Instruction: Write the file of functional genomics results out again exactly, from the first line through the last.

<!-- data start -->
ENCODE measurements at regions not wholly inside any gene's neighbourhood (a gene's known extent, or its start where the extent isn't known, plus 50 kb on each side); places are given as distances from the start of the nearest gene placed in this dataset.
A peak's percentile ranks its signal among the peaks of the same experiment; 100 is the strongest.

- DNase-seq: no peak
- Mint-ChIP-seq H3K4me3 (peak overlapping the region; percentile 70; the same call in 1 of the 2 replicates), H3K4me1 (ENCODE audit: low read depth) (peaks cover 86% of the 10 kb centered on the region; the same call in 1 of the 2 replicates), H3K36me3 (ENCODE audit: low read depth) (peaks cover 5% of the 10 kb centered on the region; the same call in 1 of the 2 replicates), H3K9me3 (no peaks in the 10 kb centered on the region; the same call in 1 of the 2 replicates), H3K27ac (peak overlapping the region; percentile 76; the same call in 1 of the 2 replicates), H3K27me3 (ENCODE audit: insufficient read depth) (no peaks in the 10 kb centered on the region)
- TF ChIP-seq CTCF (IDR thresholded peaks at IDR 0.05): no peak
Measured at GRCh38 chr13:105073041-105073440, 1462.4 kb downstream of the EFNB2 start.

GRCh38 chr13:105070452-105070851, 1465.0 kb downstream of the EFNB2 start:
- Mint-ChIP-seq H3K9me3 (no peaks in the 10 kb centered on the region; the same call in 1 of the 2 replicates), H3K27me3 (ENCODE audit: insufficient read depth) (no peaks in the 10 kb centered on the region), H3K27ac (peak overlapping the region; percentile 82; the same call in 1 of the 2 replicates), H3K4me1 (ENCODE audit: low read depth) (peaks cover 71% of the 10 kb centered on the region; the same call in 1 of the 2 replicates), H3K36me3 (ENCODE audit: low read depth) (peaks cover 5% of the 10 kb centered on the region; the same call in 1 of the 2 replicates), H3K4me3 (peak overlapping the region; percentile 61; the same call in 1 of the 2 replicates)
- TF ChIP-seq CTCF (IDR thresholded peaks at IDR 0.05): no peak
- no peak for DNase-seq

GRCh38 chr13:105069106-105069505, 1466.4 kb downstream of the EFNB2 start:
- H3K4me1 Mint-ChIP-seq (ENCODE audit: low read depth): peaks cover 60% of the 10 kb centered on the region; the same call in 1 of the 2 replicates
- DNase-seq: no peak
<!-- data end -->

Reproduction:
ENCODE measurements at regions not wholly inside any gene's neighbourhood (a gene's known extent, or its start where the extent isn't known, plus 50 kb on each side); places are given as distances from the start of the nearest gene placed in this dataset.
A peak's percentile ranks its signal among the peaks of the same experiment; 100 is the strongest.

- DNase-seq: no peak
- Mint-ChIP-seq H3K4me3 (peak overlapping the region; percentile 70; the same call in 1 of the 2 replicates), H3K4me1 (ENCODE audit: low read depth) (peaks cover 86% of the 10 kb centered on the region; the same call in 1 of the 2 replicates), H3K36me3 (ENCODE audit: low read depth) (peaks cover 5% of the 10 kb centered on the region; the same call in 1 of the 2 replicates), H3K9me3 (no peaks in the 10 kb centered on the region; the same call in 1 of the 2 replicates), H3K27ac (peak overlapping the region; percentile 76; the same call in 1 of the 2 replicates), H3K27me3 (ENCODE audit: insufficient read depth) (no peaks in the 10 kb centered on the region)
- TF ChIP-seq CTCF (IDR thresholded peaks at IDR 0.05): no peak
Measured at GRCh38 chr13:105073041-105073440, 1462.4 kb downstream of the EFNB2 start.

GRCh38 chr13:105070452-105070851, 1465.0 kb downstream of the EFNB2 start:
- Mint-ChIP-seq H3K9me3 (no peaks in the 10 kb centered on the region; the same call in 1 of the 2 replicates), H3K27me3 (ENCODE audit: insufficient read depth) (no peaks in the 10 kb centered on the region), H3K27ac (peak overlapping the region; percentile 82; the same call in 1 of the 2 replicates), H3K4me1 (ENCODE audit: low read depth) (peaks cover 71% of the 10 kb centered on the region; the same call in 1 of the 2 replicates), H3K36me3 (ENCODE audit: low read depth) (peaks cover 5% of the 10 kb centered on the region; the same call in 1 of the 2 replicates), H3K4me3 (peak overlapping the region; percentile 61; the same call in 1 of the 2 replicates)
- TF ChIP-seq CTCF (IDR thresholded peaks at IDR 0.05): no peak
- no peak for DNase-seq

GRCh38 chr13:105069106-105069505, 1466.4 kb downstream of the EFNB2 start:
- H3K4me1 Mint-ChIP-seq (ENCODE audit: low read depth): peaks cover 60% of the 10 kb centered on the region; the same call in 1 of the 2 replicates
- DNase-seq: no peak